AUGUSTA (AP) – A new report by the state ethics commission gives Maine’s Clean Election Act generally high marks while pointing to a few troublesome areas and proposing a variety of technical and more substantial changes.

Overall, according to the Commission on Governmental Ethics and Election Practices’ study report, the optional system for public financing of election campaigns “appears to be settling itself into the political landscape” after four election cycles.

“Particularly for legislative candidates, it has proven itself to be a viable option for candidates who would prefer not to finance their campaigns through private contributions or believe that the MCEA offers other advantages,” said the report released this week in advance of a public hearing on some of its proposed changes.

The report from the commission, which manages the clean elections system, recounts “surprisingly few serious administrative problems” since its beginning in 2000.

But the report also said, “Some important policy issues and unintended consequences need to be addressed,” focusing in part on a continuing debate over how to regulate some campaign involvement by outside organizations.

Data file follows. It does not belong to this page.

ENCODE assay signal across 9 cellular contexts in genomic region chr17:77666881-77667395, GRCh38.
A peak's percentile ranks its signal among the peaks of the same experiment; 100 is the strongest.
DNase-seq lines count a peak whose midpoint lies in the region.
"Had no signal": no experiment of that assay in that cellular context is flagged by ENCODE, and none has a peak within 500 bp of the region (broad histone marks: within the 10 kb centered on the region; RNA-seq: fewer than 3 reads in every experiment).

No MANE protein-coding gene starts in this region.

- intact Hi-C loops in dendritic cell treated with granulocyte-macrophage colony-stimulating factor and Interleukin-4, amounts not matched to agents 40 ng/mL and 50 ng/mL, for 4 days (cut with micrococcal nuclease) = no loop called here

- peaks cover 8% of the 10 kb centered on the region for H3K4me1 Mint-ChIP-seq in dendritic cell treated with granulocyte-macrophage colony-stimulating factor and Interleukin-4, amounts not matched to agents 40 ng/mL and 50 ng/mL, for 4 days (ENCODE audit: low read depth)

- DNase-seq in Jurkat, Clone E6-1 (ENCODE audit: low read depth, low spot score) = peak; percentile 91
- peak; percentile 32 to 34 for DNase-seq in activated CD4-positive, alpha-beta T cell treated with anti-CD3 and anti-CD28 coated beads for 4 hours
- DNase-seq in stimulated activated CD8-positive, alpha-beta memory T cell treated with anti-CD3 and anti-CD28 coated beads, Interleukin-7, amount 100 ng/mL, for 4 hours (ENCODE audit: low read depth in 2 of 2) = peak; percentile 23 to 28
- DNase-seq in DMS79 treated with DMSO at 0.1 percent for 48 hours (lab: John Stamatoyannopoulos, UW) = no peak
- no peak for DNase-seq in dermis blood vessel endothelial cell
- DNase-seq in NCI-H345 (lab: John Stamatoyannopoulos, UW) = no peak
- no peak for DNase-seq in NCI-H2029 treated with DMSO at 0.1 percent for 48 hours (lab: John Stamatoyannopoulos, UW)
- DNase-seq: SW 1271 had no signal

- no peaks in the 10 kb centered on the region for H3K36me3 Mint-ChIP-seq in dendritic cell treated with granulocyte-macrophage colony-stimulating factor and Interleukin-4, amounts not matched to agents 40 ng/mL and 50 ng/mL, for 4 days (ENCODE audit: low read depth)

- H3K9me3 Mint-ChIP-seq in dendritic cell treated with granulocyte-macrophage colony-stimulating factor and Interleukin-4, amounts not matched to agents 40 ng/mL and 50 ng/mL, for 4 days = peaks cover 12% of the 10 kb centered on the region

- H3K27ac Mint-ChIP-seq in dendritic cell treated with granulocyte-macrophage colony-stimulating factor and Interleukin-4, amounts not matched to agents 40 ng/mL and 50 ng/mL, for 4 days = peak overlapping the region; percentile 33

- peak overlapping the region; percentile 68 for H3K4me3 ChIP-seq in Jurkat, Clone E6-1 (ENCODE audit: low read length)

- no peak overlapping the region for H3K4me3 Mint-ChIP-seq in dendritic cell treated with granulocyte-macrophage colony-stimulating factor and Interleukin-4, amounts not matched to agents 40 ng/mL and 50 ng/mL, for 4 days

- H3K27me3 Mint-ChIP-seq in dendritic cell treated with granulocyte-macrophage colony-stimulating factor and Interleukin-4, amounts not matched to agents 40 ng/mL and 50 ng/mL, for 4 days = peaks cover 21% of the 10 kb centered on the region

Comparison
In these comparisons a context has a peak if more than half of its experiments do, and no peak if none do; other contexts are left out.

Also included in the report were several items deemed worthy of legislative consideration but not as of now subjects of a commission recommendation, such as limits on the size of contributions to political action committees.

A commission bill, LD 1854, goes before the Legal and Veterans Affairs Committee on Monday.

One specific call from the ethics panel would require candidates for governor seeking to qualify for public financing to collect $15,000 in small donations of up to $100 from individuals to demonstrate a significant level of support.

Such seed money contributions, the report said, should be permitted only from state residents.

The ethics panel would also prohibit publicly financed candidates for office from using state money to pay a family member for campaign services.

The report noted that Maine’s implementation of a Clean Election system has curbed spending by legislative candidates but has not prevented overall campaign spending by all sources “including political action committees and political parties” – from increasing.

“Changing the sources of funding for candidates’ campaigns will not, by itself, control spending by PACs and political parties, encourage more substantive discussion of issues or increase voter interest in elections,” the report said.

Under Maine’s Clean Election system, approved by voters in 1996, qualified candidates must agree not to raise private funds and to limit spending. Nonparticipating candidates may raise and spend money without limitation. If a participating candidate is outspent by a candidate raising private funds, matching money becomes available.

AP-ES-04-27-07 1419EDT

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